mGPIOPins[2] = gpioController.provisionDigitalOutputPin(RaspiPin.GPIO_02, "GPIO_Pin_02" , PinState.LOW);
		mGPIOPins[3] = gpioController.provisionDigitalOutputPin(RaspiPin.GPIO_03, "GPIO_Pin_03" , PinState.LOW);
		mGPIOPins[4] = gpioController.provisionDigitalOutputPin(RaspiPin.GPIO_04, "GPIO_Pin_04" , PinState.LOW);
		mGPIOPins[5] = gpioController.provisionDigitalOutputPin(RaspiPin.GPIO_05, "GPIO_Pin_05" , PinState.LOW);
		mGPIOPins[6] = gpioController.provisionDigitalOutputPin(RaspiPin.GPIO_06, "GPIO_Pin_06" , PinState.LOW);
		mGPIOPins[7] = gpioController.provisionDigitalOutputPin(RaspiPin.GPIO_07, "GPIO_Pin_07" , PinState.LOW);
		mGPIOPins[8] = gpioController.provisionDigitalOutputPin(RaspiPin.GPIO_08, "GPIO_Pin_08" , PinState.LOW);
		mGPIOPins[9] = gpioController.provisionDigitalOutputPin(RaspiPin.GPIO_09, "GPIO_Pin_09" , PinState.LOW);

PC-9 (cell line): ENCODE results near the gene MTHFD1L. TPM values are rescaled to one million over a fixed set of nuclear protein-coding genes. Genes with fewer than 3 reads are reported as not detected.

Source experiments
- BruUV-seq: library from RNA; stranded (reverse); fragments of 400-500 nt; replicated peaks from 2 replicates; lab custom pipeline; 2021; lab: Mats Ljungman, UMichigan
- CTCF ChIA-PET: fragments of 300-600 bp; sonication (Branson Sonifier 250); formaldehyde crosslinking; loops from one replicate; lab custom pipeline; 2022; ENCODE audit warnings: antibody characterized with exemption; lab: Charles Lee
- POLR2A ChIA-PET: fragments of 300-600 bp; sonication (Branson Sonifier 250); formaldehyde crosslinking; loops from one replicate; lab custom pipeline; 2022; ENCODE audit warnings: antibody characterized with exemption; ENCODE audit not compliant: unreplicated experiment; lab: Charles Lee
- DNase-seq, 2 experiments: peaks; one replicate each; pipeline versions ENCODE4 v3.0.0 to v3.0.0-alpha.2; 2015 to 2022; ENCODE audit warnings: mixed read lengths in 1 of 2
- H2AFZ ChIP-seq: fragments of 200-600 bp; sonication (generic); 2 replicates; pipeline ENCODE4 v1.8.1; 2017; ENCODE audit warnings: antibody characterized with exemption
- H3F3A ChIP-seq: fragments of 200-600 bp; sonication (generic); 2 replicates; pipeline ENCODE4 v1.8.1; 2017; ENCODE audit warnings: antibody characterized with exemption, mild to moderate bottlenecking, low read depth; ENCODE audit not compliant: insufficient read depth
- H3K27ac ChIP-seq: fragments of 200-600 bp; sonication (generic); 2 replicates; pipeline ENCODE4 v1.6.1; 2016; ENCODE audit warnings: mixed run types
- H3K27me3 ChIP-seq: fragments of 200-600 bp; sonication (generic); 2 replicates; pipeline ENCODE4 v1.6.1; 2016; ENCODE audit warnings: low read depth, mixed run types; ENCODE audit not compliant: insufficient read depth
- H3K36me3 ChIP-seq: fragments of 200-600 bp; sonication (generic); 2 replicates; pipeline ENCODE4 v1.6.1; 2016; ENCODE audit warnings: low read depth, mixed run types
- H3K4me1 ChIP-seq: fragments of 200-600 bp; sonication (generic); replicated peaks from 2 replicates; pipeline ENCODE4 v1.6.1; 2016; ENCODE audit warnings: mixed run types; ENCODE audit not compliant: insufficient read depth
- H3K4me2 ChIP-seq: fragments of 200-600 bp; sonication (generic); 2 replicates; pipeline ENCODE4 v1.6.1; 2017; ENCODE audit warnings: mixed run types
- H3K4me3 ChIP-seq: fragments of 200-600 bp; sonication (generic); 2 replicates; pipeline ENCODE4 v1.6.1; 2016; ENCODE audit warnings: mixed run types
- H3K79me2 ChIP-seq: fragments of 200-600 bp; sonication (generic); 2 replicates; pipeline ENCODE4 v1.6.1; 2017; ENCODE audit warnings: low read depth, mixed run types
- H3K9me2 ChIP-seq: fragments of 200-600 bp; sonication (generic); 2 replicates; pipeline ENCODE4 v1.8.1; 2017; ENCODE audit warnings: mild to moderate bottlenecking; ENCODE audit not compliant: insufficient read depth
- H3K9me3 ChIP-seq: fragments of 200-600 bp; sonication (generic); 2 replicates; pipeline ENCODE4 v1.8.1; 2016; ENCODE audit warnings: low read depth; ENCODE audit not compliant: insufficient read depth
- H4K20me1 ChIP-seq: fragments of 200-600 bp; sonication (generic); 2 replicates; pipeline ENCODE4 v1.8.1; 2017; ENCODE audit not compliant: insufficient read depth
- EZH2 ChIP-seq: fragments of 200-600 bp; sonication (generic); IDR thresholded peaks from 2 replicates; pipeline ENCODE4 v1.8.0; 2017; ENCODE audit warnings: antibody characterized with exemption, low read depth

mGPIOPins[10] = gpioController.provisionDigitalOutputPin(RaspiPin.GPIO_10, "GPIO_Pin_10" , PinState.LOW);
		mGPIOPins[11] = gpioController.provisionDigitalOutputPin(RaspiPin.GPIO_11, "GPIO_Pin_11" , PinState.LOW);
		mGPIOPins[12] = gpioController.provisionDigitalOutputPin(RaspiPin.GPIO_12, "GPIO_Pin_12" , PinState.LOW);
		mGPIOPins[13] = gpioController.provisionDigitalOutputPin(RaspiPin.GPIO_13, "GPIO_Pin_13" , PinState.LOW);
		mGPIOPins[14] = gpioController.provisionDigitalOutputPin(RaspiPin.GPIO_14, "GPIO_Pin_14" , PinState.LOW);
		mGPIOPins[15] = gpioController.provisionDigitalOutputPin(RaspiPin.GPIO_15, "GPIO_Pin_15" , PinState.LOW);
		mGPIOPins[16] = gpioController.provisionDigitalOutputPin(RaspiPin.GPIO_16, "GPIO_Pin_16" , PinState.LOW);
The first thing that bothers me here is that I could not find a way to call the provisionDigitalOutputPin() method in a for loop (from 0 to 16), because the method requires an argument like RaspiPin.GPIO_0. These are defined as static variables in the RaspiPin class and I couldn't find a way to enumerate them.